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Make 2019 a golden year with these exercise tips for seniors

A group of older people do group exercise in the park
You can exercise as part of a group for even more fun.

Regular physical activity isn’t just for young twenty-somethings working on their beach bods.

Being active most days, or preferably every day, is good for us at any age and it’s never too late to start – even in our golden years.

As you celebrate the beginning of 2019, it’s the perfect time to start thinking about your daily activity goals for the year ahead.

As we get older we might find ourselves impacted by more aches and pains, health issues or by a fear of falls and injuries. But rather than being barriers to staying active, these are all reasons why exercise is so important to our health as we age, due to its role in keeping us strong, mobile and independent for longer.

If you’re a senior who would like to be more active and don’t know how, check out our list of exercise tips to get you motivated.

Firstly, how much physical activity should I be doing?

Being physically active is fundamental to ageing well.

Provided you are generally healthy and have no limiting health conditions, adults aged 65 or older should try to build up to at least 30 minutes of moderate intensity physical activity on most days or, ideally, every day. The key is to make moving a habit.

Your 30 minutes can be done all at once or broken into smaller increments, such as three 10-minute sessions per day. Of course, everyone has their limits, and it’s always best to start slowly. If, currently, you are not physically active, start by doing some exercise and gradually build up to the recommended amount. Remember, doing some physical activity is better than doing none.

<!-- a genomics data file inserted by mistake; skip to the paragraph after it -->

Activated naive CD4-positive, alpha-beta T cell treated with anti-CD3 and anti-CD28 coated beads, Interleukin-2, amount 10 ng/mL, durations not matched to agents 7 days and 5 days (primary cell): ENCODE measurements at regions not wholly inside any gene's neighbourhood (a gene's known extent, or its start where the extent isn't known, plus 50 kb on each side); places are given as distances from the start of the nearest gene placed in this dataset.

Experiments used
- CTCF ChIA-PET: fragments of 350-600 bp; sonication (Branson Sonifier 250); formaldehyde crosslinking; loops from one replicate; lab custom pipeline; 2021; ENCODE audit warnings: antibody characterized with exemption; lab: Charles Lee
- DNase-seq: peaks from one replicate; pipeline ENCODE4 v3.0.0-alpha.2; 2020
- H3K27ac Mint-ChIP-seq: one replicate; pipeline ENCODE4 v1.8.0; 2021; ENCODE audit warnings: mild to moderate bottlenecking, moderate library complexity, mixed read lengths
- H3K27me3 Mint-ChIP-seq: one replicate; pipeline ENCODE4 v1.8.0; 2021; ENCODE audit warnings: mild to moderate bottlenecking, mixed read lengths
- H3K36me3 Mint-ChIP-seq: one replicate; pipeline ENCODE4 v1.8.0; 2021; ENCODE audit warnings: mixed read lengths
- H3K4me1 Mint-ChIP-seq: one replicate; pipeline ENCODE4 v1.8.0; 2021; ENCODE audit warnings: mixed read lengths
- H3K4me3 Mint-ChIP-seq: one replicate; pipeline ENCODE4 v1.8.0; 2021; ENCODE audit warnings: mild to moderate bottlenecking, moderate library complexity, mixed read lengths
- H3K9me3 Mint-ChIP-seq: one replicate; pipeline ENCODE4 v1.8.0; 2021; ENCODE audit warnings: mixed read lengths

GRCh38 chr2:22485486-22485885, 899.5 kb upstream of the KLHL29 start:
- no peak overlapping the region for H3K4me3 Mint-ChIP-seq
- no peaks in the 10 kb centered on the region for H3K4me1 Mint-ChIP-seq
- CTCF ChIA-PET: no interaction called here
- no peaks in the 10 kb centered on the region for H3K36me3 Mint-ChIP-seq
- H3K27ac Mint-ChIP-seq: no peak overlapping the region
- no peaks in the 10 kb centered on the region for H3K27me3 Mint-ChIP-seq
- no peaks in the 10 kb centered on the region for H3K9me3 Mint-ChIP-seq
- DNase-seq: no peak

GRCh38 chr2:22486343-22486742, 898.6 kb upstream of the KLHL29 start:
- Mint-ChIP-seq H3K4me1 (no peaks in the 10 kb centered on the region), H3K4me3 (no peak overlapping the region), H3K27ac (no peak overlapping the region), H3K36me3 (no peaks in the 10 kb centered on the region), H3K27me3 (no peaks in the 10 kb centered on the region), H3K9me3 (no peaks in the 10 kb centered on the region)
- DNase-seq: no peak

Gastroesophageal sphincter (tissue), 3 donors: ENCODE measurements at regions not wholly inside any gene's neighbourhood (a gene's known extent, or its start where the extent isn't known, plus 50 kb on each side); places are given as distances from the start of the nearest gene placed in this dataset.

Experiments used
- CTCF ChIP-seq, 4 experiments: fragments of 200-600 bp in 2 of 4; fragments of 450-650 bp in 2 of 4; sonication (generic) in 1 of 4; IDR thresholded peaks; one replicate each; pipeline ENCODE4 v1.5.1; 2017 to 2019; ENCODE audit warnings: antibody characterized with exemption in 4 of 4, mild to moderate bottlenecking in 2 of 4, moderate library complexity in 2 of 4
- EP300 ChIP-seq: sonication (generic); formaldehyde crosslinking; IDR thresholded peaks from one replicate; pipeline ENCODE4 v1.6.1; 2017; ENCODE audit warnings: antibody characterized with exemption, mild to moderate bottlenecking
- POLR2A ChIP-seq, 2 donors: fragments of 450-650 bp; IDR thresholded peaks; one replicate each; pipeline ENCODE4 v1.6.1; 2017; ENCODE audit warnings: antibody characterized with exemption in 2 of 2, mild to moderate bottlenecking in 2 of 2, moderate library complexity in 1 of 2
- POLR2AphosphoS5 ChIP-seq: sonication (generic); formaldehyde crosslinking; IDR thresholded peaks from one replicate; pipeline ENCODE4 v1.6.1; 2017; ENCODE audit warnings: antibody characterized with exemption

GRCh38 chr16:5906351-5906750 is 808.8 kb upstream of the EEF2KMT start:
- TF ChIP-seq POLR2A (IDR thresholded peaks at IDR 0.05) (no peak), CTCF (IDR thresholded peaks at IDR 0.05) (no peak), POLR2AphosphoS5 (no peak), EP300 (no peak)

Don’t forget to check with your doctor about suitable activities for you. If you’ve been inactive for a while, have a health problem, or are concerned about the safety of a new activity or being more active (e.g., doing something more vigorously), it can be helpful to receive some advice.

Why is exercise good for me – what will it do for my body as I age?

Physical activity is beneficial for Queenslanders of all ages. It can make you feel better, is good for your mind and body and improves physical functioning.

Regular physical activity can help reduce the risk of diseases like heart disease and stroke, Type 2 diabetes, high blood pressure, some cancers and depression and dementia. It improves wellbeing, assists in weight management and can also improve bone health. In older adults, regular physical activity helps reduce the risk of falls and fall-related injury.

Grandfather walks young girl to school

Exercise ideas

Feeling motivated, but don’t know where to start? We’ve put together a list of fun fitness ideas to put on your to-do list. You don’t have to stick with the first activity you try, or do what everyone else is doing. Have fun exploring what kinds of exercise make you feel good.